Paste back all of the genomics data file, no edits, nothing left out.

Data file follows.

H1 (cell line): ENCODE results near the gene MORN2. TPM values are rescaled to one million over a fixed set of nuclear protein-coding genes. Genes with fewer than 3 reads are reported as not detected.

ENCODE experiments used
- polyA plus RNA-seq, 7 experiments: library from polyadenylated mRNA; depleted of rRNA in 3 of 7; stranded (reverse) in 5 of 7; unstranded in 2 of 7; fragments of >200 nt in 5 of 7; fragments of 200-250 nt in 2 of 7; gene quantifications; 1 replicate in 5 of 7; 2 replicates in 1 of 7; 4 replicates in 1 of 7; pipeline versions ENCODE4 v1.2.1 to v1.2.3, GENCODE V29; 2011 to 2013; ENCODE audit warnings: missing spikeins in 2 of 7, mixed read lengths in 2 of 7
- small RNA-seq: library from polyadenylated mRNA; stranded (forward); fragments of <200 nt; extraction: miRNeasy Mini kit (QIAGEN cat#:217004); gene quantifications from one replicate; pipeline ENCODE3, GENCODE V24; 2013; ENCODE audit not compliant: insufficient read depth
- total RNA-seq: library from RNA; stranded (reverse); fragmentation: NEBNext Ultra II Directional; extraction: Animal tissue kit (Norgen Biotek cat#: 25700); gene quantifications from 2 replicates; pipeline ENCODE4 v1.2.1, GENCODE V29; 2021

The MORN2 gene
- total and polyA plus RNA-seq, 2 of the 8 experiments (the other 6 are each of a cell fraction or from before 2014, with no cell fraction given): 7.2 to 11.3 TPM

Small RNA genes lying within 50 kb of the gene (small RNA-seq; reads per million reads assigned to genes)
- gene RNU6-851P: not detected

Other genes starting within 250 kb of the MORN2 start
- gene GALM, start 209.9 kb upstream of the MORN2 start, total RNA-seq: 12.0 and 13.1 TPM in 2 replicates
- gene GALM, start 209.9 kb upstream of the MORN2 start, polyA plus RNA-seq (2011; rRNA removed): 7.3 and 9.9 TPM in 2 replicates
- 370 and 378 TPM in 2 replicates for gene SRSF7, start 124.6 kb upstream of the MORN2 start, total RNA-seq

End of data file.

H1 (cell line): ENCODE results near the gene MORN2. TPM values are rescaled to one million over a fixed set of nuclear protein-coding genes. Genes with fewer than 3 reads are reported as not detected.

ENCODE experiments used
- polyA plus RNA-seq, 7 experiments: library from polyadenylated mRNA; depleted of rRNA in 3 of 7; stranded (reverse) in 5 of 7; unstranded in 2 of 7; fragments of >200 nt in 5 of 7; fragments of 200-250 nt in 2 of 7; gene quantifications; 1 replicate in 5 of 7; 2 replicates in 1 of 7; 4 replicates in 1 of 7; pipeline versions ENCODE4 v1.2.1 to v1.2.3, GENCODE V29; 2011 to 2013; ENCODE audit warnings: missing spikeins in 2 of 7, mixed read lengths in 2 of 7
- small RNA-seq: library from polyadenylated mRNA; stranded (forward); fragments of <200 nt; extraction: miRNeasy Mini kit (QIAGEN cat#:217004); gene quantifications from one replicate; pipeline ENCODE3, GENCODE V24; 2013; ENCODE audit not compliant: insufficient read depth
- total RNA-seq: library from RNA; stranded (reverse); fragmentation: NEBNext Ultra II Directional; extraction: Animal tissue kit (Norgen Biotek cat#: 25700); gene quantifications from 2 replicates; pipeline ENCODE4 v1.2.1, GENCODE V29; 2021

The MORN2 gene
- total and polyA plus RNA-seq, 2 of the 8 experiments (the other 6 are each of a cell fraction or from before 2014, with no cell fraction given): 7.2 to 11.3 TPM

Small RNA genes lying within 50 kb of the gene (small RNA-seq; reads per million reads assigned to genes)
- gene RNU6-851P: not detected

Other genes starting within 250 kb of the MORN2 start
- gene GALM, start 209.9 kb upstream of the MORN2 start, total RNA-seq: 12.0 and 13.1 TPM in 2 replicates
- gene GALM, start 209.9 kb upstream of the MORN2 start, polyA plus RNA-seq (2011; rRNA removed): 7.3 and 9.9 TPM in 2 replicates
- 370 and 378 TPM in 2 replicates for gene SRSF7, start 124.6 kb upstream of the MORN2 start, total RNA-seq